Opus Compact Flotation Unit
Specialists in oil and gas separation at the UK-based company, Opus, offer an advanced compact floatation unit to the industry. Due to the fact that the technology has no moving parts, no external energy is required for operation. The multi-phase separator is compact and cost-effective. Additionally, the Opus compact flotation unit (CFU) involves simple installation and minimal maintenance.
The system offers high-flow capacity, handles high solids loading, and operates at low or high pressures. Low operator intervention is required with the unit. It is also designed for retrofit onto existing platforms. The system delivers a high performance in slugging flow and variable inlet oil content.
Read this story in our digital magazine: http://www.energydigital.com/magazines/3624
Ofwat allows retailers to raise prices from April
Retailers can recover a portion of excess bad debt by temporarily increasing prices from April 2022, according to an Ofwat statement.
The regulator confirmed its view that levels of bad debt costs across the business retail market are exceeding 2% of non-household revenue, thereby allowing "a temporary increase" in the maximum prices. Adjustments to price caps will apply for a minimum of two years to reduce the step changes in price that customers might experience.
Measures introduced since March 2020 to contain the spread of Covid-19 could lead to retailers facing higher levels of customer bad debt. Retailers’ abilities to respond to this are expected to be constrained by Ofwat strengthening protections for non-household customers during Covid-19 and the presence of price caps.
In April last year, Ofwat committed to provide additional regulatory protection if bad debt costs across the market exceeded 2% of non-household revenue.
Georgina Mills, Business Retail Market Director at Ofwat said: “These decisions aim to protect the interests of non-household customers in the short and longer term, including from the risk of systemic Retailer failure as the business retail market continues to feel the impacts of COVID-19. By implementing market-wide adjustments to price caps, we aim to minimise any additional costs for customers in the shorter term by promoting efficiency and supporting competition.”
There are also three areas where Ofwat has not reached definitive conclusions and is seeking further evidence and views from stakeholders:
- Pooling excess bad debt costs – Ofwat proposes that the recovery of excess bad debt costs is pooled across all non-household customers, via a uniform uplift to price caps.
- Keeping open the option of not pursuing a true up – For example if outturn bad debt costs are not materially higher than the 2% threshold.
- Undertaking the true up – If a 'true up' is required, Ofwat has set out how it expects this to work in practice.
Further consultation on the proposed adjustments to REC price caps can be expected by December.
"While it’s great that regulators are helping the industry deal with bad debt in the wake of the pandemic, raising prices only treats the symptoms. Instead, water companies should head upstream, using customer data to identify and rectify the causes of bad debt, stop it at source and help prevent it from occurring in the first place," she said.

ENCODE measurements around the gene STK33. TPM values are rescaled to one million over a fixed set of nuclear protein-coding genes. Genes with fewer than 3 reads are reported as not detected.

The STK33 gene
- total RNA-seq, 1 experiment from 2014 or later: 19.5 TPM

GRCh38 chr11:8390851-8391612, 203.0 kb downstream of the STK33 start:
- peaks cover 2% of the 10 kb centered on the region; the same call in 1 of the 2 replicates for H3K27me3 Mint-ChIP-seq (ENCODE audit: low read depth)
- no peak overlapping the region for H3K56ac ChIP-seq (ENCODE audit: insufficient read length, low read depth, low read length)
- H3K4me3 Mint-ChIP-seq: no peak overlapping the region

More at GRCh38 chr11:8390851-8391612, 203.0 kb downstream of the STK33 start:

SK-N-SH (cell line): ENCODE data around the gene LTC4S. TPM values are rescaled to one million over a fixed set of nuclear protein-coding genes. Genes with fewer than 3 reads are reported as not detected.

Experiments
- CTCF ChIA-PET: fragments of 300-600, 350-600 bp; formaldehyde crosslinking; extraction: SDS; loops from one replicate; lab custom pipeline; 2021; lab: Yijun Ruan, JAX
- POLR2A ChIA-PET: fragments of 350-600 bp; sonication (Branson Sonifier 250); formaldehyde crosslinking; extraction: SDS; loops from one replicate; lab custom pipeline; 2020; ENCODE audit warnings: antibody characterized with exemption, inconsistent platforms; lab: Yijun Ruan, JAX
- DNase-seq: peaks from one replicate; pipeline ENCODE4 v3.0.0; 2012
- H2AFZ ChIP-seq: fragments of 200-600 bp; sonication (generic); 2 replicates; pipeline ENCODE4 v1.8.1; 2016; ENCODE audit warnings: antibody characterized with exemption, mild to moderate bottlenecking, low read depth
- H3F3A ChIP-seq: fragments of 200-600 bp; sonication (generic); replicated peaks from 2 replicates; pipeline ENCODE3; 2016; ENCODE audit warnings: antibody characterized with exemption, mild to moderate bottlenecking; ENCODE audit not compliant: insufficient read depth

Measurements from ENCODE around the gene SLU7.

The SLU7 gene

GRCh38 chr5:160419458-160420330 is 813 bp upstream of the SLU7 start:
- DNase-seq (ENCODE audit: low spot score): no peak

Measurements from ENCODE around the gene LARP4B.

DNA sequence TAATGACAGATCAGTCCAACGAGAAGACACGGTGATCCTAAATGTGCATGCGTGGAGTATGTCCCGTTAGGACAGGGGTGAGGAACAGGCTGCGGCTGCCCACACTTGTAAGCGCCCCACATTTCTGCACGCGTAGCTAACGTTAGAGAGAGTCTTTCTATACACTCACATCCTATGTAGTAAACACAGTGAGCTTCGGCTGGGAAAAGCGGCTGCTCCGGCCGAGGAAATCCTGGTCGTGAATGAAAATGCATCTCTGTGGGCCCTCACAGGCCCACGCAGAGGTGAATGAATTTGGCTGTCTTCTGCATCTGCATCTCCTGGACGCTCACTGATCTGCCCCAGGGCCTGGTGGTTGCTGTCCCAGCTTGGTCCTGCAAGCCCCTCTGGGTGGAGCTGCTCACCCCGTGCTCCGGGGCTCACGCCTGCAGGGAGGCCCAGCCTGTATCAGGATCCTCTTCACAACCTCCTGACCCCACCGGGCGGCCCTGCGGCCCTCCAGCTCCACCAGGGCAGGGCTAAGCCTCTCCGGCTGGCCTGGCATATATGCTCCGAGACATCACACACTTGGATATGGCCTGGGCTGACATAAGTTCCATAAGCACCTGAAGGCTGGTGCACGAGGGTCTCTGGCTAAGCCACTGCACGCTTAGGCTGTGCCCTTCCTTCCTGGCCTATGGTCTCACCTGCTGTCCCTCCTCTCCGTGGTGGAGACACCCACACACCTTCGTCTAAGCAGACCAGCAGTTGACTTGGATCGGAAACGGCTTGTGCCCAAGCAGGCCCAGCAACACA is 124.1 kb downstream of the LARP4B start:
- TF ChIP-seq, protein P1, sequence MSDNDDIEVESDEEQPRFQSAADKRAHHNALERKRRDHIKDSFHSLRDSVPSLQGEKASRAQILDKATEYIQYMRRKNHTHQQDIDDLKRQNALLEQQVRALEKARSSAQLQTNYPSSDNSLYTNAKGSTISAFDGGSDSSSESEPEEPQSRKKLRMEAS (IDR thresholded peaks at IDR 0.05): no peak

"While recouping costs is a must, water companies shouldn’t just rely on the regulator. Data can help companies segment customers, identify and assist customers that are struggling financially, avoiding penalising the entire customer in tackling the cause of the issue."
United Utilities picks up pipeline award
A race-against-time plumbing job to connect four huge water pipes into the large Haweswater Aqueduct in Cumbria saw United Utilities awarded Utility Project of the Year by Pipeline Industries Guild.
The Hallbank project, near Kendal, was completed within a tight eight-day deadline, in a storm and during the second COVID lockdown last November – and with three hours to spare. Principal construction manager John Dawson said the project helped boost the resilience of water supplies across the North West.
“I think what made us stand out was the scale, the use of future technology and the fact that we were really just one team, working collaboratively for a common goal," he said.
Camus Energy secures $16m funding
Camus Energy, which provides advanced grid management technology, has secured $16 million in a Series A round, led by Park West Asset Management and joined by Congruent Ventures, Wave Capital and other investors, including an investor-owned utility. Camus will leverage the operating capital to expand its grid management software platform to meet growing demand from utilities across North America.
As local utilities look to save money and increase their use of clean energy by tapping into low-cost and low-carbon local resources, Camus' grid management platform provides connectivity between the utility's operations team, its grid-connected equipment and customer devices.